20th Dec 2011

Face the music, and dance!

If managed right, the intense short-term time-period right after promotion – the first 100 days – becomes an excellent framework that both provides opportunities and focuses efforts to achieve performance acceleration. 

When two cockerels confront each other and won’t dare to fight, they busily start pecking imaginary grains off to the side. That’s displaced activity. Much of what we do on any level is like that – all the more so in a stressful situation.

When you start a new job you can easily be overwhelmed for months with immediate fire-fighting and task-driven priorities – which is a bit like rolling up your sleeves and looking busy just for the sake of it.

Constant time-pressure and an intense learning curve are facts of daily working life for a newly promoted executive. But it takes time to get up to speed on the content of your new role.

If the promotion was a big step up then you will be in the position of having to learn a great deal from your own mistakes in a short space of time while a large number of people watch you expectantly. And business and the markets don’t slow down to let you catch up.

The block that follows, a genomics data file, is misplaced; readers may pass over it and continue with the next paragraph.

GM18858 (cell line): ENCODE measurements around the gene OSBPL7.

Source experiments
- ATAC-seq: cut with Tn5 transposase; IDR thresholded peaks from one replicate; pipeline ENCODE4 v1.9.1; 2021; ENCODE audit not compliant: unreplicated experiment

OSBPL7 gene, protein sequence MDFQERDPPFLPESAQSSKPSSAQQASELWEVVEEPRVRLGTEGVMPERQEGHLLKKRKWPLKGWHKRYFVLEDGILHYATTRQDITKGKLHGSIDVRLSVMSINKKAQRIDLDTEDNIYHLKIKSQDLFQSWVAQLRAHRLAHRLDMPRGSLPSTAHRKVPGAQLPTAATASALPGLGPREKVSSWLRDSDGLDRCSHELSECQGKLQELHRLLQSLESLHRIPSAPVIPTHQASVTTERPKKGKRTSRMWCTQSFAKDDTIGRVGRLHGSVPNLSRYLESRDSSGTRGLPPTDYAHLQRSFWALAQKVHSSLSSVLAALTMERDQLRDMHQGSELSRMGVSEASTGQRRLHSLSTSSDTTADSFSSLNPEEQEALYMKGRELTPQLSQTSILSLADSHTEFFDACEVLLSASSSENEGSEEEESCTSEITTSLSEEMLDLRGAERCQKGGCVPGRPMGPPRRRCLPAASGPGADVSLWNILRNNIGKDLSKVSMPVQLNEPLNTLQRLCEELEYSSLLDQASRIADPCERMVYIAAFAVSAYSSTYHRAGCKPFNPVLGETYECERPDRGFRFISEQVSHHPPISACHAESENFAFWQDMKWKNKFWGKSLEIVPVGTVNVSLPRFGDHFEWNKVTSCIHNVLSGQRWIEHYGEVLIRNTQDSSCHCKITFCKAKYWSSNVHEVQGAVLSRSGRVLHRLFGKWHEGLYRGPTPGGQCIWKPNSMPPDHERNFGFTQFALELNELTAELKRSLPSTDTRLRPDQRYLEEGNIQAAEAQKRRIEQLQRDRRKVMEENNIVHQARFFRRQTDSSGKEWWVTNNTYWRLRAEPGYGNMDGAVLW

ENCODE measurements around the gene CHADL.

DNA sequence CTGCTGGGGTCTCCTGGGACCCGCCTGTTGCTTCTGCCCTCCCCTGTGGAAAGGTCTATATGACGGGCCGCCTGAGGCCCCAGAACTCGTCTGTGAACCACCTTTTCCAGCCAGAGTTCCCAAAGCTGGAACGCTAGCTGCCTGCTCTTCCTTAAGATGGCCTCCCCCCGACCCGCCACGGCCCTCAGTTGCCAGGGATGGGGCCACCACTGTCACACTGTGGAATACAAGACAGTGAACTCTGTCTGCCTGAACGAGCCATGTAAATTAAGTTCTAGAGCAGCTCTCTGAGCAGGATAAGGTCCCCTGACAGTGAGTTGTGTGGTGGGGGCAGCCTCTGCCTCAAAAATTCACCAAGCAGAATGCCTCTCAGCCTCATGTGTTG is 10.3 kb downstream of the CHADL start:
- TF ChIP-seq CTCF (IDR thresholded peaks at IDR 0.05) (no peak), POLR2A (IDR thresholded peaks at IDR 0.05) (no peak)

But if you face up to this unavoidable reality from the start, and create an intelligent plan that anticipates likely difficulties, you can be as prepared for the unexpected as its possible to be, and when difficulties do arise you’ll be more energetic and resourceful than you would otherwise be.

Being promoted – particularly as an external hire – can also leave you relatively isolated, without friends or supporters in an unfamiliar environment. The culture may be dense and slow-moving – people may be resistant to the changes you bring. But on the other hand, the first 100 days you spend in an organisation is the ideal moment to forge links with a wide variety of people.

There is no point in having the right vision and strategy in isolation – bring people with you. Invest early in building new networks and forging new stakeholder relationships. Get to know your bosses, subordinates and peers, both in your own and in other departments.

The first 100 days after promotion to a new leadership role are a window of opportunity when new appointees have a good chance of making positive, perhaps even radical, changes. The First100 approach is aimed at helping executives to make the most of that opportunity.

Hilda Goold



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